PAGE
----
Interview with Linda Bryant-Hall

Give me a sense of problems you had with Dr. King basing his movement in the church, as he did in the south.


OK. The problem with Dr. King wanting to base his movement here, in Chicago, only in the church was a big problem for us. In Chicago--as I said--there are people who ah, are very diversified. And, some people in Chicago didn't even believe in churches, didn't believe in God; I mean, they were avowed atheists; and, for someone to come in now and ask them to come into the church, ah, and follow his movement through that mechanism it didn't wash so well with a lot of people. Ah, and then too, the churches might have--in Chicago--represented something different from what they did in the south. In Chicago, the churches, many of the Black churches--not all of them certainly--many of them ah, had very close connections to the political machine. The political machine supported many of the churches. I mean they did so much as buy the pews where the people set. They provided the church with a store front. They provided the minister, in some cases, with a salary. Ah, so for him, now, to turn to the community people who had been fighting against this kind of set-up, and say, come and follow me. You know, it just wouldn't go over.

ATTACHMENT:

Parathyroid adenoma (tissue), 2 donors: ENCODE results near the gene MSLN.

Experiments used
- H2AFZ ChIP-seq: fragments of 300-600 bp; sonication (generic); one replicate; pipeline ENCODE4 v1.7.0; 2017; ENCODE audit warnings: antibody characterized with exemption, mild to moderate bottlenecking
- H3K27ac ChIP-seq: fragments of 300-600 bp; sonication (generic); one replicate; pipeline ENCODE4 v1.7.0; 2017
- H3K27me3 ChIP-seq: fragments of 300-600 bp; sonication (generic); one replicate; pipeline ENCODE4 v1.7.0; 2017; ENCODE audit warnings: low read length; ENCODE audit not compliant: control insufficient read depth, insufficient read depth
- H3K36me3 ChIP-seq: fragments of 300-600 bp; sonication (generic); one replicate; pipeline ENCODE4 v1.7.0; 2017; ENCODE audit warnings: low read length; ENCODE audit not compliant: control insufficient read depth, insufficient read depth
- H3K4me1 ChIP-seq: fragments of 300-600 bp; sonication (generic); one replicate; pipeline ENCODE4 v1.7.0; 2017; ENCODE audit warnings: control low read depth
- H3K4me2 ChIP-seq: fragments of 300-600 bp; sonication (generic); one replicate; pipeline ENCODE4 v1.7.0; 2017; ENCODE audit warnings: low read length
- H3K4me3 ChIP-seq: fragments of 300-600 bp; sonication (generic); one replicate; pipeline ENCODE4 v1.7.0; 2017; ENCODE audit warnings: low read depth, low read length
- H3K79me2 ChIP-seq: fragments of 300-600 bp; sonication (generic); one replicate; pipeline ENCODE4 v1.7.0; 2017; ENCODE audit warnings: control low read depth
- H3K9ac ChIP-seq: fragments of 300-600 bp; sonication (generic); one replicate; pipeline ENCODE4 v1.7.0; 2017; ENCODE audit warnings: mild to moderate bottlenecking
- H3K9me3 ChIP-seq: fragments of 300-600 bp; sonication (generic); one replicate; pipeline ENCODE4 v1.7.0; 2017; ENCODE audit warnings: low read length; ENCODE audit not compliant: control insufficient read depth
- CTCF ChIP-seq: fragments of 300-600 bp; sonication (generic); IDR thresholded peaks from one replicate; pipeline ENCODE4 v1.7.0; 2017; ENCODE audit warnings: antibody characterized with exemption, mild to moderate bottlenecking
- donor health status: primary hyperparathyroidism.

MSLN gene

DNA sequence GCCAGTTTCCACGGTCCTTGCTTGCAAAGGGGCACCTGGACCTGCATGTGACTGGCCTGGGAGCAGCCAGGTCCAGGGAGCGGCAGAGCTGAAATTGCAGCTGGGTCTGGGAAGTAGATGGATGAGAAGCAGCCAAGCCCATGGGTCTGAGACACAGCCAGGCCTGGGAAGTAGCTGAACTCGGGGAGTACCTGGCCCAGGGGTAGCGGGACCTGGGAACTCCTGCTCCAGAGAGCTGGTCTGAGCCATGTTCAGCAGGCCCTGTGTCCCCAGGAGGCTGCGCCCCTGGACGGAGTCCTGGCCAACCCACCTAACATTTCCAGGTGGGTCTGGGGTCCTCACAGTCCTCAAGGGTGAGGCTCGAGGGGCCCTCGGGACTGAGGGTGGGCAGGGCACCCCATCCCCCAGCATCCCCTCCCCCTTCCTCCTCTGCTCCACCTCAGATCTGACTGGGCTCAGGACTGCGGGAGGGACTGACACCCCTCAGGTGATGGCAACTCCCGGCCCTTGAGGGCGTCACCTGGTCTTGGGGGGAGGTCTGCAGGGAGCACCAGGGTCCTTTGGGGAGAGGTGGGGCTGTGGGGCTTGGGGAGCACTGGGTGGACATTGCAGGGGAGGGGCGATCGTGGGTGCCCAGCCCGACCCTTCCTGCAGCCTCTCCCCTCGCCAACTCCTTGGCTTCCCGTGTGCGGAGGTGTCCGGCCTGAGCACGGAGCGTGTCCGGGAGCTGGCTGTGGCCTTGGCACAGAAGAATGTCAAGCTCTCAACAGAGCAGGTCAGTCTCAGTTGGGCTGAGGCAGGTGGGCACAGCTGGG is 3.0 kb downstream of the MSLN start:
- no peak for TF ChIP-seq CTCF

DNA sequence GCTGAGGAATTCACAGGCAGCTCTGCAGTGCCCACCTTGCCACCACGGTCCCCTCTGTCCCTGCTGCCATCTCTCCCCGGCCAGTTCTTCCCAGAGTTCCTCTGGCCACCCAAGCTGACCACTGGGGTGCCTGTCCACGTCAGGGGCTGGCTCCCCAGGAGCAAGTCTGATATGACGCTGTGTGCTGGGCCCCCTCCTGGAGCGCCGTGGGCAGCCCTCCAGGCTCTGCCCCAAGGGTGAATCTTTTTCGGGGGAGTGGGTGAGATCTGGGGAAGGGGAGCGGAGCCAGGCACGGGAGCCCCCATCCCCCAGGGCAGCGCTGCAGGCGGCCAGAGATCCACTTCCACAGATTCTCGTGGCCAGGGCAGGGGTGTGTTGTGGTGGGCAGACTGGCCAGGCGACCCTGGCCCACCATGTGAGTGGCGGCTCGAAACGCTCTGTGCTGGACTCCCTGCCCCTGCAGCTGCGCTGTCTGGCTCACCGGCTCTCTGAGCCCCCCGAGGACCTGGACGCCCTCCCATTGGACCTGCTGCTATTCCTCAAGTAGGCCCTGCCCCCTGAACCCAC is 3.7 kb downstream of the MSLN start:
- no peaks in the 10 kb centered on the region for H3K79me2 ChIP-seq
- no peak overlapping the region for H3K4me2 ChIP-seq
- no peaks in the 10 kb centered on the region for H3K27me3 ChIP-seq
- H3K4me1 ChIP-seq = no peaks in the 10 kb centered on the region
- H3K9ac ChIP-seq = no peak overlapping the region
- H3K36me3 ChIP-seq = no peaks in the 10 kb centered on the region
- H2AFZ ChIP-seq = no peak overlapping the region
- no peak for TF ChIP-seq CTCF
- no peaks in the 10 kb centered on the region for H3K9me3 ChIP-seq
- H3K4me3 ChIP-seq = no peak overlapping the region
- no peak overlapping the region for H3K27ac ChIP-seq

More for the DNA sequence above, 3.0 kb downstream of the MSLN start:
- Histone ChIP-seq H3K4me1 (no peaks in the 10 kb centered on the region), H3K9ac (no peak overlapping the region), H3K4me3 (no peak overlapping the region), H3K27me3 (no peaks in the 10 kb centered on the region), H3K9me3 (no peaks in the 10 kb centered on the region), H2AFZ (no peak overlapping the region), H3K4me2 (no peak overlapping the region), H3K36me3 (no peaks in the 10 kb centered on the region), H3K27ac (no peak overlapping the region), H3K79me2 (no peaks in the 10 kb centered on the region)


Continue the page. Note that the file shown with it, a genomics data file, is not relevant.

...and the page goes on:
Cut. Lovely.